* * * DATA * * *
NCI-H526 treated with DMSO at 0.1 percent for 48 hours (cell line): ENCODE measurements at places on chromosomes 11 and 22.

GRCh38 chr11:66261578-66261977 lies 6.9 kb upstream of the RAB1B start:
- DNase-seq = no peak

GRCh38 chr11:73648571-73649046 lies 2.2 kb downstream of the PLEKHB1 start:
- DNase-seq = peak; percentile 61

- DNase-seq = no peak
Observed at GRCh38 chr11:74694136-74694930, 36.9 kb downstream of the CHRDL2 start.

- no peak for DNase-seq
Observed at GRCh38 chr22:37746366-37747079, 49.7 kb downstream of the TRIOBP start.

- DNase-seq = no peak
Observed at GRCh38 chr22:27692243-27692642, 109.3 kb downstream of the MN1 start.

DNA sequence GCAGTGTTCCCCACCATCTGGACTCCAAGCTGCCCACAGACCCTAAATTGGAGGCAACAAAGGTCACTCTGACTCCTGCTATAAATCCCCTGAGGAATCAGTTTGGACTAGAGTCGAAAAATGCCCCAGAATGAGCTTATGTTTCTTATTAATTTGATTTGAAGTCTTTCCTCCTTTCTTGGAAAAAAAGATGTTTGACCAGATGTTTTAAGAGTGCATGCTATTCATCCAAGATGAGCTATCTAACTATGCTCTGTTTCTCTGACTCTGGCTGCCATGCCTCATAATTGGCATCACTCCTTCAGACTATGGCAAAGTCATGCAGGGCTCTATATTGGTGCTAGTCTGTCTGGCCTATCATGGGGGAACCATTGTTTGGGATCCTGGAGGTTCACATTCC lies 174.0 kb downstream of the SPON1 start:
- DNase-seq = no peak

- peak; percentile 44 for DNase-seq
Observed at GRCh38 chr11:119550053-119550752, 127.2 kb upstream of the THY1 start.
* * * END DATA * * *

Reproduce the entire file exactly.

NCI-H526 treated with DMSO at 0.1 percent for 48 hours (cell line): ENCODE measurements at places on chromosomes 11 and 22.

GRCh38 chr11:66261578-66261977 lies 6.9 kb upstream of the RAB1B start:
- DNase-seq = no peak

GRCh38 chr11:73648571-73649046 lies 2.2 kb downstream of the PLEKHB1 start:
- DNase-seq = peak; percentile 61

- DNase-seq = no peak
Observed at GRCh38 chr11:74694136-74694930, 36.9 kb downstream of the CHRDL2 start.

- no peak for DNase-seq
Observed at GRCh38 chr22:37746366-37747079, 49.7 kb downstream of the TRIOBP start.

- DNase-seq = no peak
Observed at GRCh38 chr22:27692243-27692642, 109.3 kb downstream of the MN1 start.

DNA sequence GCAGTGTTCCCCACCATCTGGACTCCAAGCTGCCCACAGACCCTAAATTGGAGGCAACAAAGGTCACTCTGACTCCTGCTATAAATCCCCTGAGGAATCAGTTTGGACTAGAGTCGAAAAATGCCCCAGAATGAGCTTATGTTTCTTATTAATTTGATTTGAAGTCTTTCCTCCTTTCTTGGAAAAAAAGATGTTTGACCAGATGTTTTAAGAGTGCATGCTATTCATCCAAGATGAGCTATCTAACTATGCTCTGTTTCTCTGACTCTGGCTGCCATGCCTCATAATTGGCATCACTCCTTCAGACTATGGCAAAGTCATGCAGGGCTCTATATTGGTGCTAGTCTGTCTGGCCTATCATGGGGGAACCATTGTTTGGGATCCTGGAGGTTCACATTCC lies 174.0 kb downstream of the SPON1 start:
- DNase-seq = no peak

- peak; percentile 44 for DNase-seq
Observed at GRCh38 chr11:119550053-119550752, 127.2 kb upstream of the THY1 start.